The biggest challenge originally was learning how to work with the 12 students that founded it. We all had competing ideas and everyone was a leader in their own right. We figured this out by really making an effort to sit out and listen to everyone’s ideas. Certainly fights arose but I like to think that overall we worked pretty well collaboratively. However, now the real challenge is how to tackle such a vast problem in the state in a cohesive manner. Like I said earlier there are A LOT of entreprenuerial resources in the state and Spotlight Michigan is really trying to get everyone to talk together. It’s hard to organize that. Hopefully,

We have had a lot of successes however. I am constantly blown away by the opportunities we get. We were asked to speak at the Michigan legislature to the higher education appropriations committee to show the real benefits of increasing funding for higher education at a time when the budget is completely shot. We also presented at the National Summit for Research this year. I wasn’t there, but my colleagues were and it was a huge honor for us to be asked to present.

What resources have been helpful in creating and maintaining this organization?

We’ve gotten A LOT of community support. People have never hesitate to meet with us, to tell us about new opportunities, etc. The president of Michigan State, Louanna Simon, has been really supportive and opened a lot of opportunities for us. Our two original professors have also been great mentors.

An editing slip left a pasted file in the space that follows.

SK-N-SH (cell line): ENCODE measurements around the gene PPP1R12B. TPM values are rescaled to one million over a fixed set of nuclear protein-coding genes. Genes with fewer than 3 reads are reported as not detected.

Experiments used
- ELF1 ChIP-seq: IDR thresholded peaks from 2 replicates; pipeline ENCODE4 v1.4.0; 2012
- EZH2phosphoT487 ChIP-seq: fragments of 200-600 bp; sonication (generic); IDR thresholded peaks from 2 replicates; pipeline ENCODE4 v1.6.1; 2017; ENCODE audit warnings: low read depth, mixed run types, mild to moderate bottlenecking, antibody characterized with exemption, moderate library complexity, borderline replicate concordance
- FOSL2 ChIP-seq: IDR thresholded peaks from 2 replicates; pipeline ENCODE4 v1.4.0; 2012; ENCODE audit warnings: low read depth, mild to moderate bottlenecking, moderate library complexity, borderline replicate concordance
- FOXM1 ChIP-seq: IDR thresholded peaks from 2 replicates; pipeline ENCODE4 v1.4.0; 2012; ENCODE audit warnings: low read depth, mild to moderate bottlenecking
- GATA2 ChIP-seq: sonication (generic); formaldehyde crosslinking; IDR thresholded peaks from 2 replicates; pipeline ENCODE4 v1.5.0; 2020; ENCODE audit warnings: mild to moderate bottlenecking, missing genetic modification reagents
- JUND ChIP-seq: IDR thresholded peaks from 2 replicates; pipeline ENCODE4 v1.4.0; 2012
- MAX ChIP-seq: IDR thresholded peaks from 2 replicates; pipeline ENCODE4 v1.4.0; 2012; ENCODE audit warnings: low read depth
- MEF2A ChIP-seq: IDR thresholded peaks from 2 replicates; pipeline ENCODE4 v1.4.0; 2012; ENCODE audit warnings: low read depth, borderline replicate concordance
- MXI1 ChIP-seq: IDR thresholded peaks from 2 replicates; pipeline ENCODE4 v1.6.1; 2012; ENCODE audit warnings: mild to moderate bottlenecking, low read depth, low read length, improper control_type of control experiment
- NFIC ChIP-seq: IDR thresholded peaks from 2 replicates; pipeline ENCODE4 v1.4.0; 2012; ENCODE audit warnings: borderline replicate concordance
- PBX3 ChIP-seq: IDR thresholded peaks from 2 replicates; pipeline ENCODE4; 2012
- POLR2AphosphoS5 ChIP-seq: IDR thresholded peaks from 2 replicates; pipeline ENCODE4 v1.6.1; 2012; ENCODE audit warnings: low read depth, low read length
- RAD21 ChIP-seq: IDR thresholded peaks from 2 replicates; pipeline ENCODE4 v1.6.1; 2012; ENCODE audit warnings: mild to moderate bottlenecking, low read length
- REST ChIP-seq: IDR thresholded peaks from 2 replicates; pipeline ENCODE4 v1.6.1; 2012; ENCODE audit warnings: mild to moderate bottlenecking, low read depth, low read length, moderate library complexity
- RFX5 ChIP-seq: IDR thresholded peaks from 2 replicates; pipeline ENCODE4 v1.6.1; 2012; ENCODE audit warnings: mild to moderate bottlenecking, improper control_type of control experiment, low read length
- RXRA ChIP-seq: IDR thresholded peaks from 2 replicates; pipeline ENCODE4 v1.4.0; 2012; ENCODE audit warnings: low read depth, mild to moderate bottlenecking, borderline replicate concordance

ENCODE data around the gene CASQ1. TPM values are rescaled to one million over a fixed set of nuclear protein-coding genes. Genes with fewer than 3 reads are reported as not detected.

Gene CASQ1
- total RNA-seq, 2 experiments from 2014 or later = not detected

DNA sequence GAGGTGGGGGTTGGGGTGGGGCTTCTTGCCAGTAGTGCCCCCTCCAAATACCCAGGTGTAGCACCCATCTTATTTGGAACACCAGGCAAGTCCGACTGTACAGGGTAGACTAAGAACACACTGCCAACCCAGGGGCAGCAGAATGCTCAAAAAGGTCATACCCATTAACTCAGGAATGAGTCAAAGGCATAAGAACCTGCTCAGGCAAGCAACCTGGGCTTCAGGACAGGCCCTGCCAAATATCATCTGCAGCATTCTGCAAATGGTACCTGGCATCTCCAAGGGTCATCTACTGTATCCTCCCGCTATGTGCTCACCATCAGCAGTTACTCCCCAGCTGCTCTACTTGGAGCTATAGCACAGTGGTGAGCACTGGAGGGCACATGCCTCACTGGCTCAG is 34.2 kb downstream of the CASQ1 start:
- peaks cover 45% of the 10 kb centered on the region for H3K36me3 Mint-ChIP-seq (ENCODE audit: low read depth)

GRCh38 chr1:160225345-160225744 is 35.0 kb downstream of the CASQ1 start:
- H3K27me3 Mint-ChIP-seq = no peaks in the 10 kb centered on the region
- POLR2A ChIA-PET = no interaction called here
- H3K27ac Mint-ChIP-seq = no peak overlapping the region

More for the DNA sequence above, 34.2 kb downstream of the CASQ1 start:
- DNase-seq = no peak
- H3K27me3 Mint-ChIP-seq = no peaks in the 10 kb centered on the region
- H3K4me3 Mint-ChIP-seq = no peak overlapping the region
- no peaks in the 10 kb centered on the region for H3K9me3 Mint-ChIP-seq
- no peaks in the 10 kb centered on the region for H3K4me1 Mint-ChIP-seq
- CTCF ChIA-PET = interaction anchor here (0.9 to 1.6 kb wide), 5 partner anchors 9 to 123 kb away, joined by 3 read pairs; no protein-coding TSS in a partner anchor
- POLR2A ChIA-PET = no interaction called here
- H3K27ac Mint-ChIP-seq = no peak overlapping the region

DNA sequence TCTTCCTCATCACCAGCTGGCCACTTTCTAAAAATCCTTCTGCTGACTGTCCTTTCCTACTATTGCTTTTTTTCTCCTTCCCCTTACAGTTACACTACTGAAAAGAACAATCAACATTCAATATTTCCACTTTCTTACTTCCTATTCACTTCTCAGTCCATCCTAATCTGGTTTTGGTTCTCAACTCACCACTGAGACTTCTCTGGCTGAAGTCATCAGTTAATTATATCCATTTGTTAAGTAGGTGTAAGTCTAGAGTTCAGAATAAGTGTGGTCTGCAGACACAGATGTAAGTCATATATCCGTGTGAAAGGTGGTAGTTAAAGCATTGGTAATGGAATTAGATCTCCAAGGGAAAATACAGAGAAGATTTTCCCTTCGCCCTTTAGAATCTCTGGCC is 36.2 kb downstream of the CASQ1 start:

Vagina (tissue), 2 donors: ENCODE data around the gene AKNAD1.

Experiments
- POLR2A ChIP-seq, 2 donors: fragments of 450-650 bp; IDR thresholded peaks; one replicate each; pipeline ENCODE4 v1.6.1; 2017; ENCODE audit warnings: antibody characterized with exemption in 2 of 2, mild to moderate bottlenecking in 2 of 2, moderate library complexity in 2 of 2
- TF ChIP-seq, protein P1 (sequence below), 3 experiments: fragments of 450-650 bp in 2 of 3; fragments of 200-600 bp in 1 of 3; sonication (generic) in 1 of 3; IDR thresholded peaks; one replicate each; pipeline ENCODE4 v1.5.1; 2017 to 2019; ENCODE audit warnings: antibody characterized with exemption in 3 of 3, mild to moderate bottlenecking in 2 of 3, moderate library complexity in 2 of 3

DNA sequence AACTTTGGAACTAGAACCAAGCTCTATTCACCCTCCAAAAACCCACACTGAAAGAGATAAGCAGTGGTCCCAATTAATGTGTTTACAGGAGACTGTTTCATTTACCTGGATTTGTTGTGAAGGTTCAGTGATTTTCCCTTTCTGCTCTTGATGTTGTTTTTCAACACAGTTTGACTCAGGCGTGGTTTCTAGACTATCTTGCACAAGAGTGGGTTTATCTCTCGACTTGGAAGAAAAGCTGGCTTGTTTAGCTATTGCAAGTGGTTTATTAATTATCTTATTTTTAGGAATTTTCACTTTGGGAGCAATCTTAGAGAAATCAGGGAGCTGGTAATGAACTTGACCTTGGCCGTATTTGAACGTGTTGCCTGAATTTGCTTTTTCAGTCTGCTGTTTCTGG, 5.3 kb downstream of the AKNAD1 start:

Why did you attend the 80 Million Strong Summit?  What did you learn?

I attended the 80 million strong conference because the overall message of it is great. In these scary economic times, young adults are overlooked SO MUCH. All this legislation is geared towards big companies, experienced workers, etc. None of it is directed at the future of this nation! It can be so frustrating sometimes when you hear this great group like at 80 million strong just shouting for a chance to be heard and seen so they can make a difference and the majority of this nation’s leaders continues to overlook them still. Young adults are dying to make a difference in this world but their efforts are so frequently frustrated. It’s ridiculous. I learned that we have to continue pushing to be heard but learned that there are people, like yourself, as passionate about me at changing this.

What are some solutions to the youth unemployment crisis and how does your organization if at all, address this issue?

I addressed this a lot in number 2 but entreprenuership, like we’re promoting, opens new opportunities and jobs for not only themselves, but their peers. It also adds unique value to society and a new way to get things done. To me, it’s key to changing the scary statistics.

How do you balance going to school while running an organization?

I haven’t quite had to face this problem yet. Because it started as a class for credit last semester and then developed more over the summer, I haven’t yet faced the difficulties of balancing running a company and keeping up with school work. However, I am worried about it next year, mainly because I’m so passionate about this it is much easier to work on Spotlight Michigan things than it is to study for calculus. It’ll definately be a balancing act… I’ll let you know if it turns out okay.

What advice would you give to a young person wanting to start an organization?

GO FOR IT!!!!! If you have a good idea, talk it out with a few friends and don’t be afraid to ADAPT your idea. After that, just start googling resources that you think might help you. Trust me, they are probably out there. While young is the time to start an organization and take a chance! You have way much less to lose now than when you’re 35 and have a mortgage and a family.

How can people get involved?  How can people contact you?

If anyone wants to get involved with Spotlight Michigan or to work for similar goals in the state, please please please contact me at so we can discuss how to work together. Also, check out t and submit your own ideas and comments on the articles. Also, if anyone has their own idea and wish to write an op-ed, let me know! We’re really trying to get more guest authors!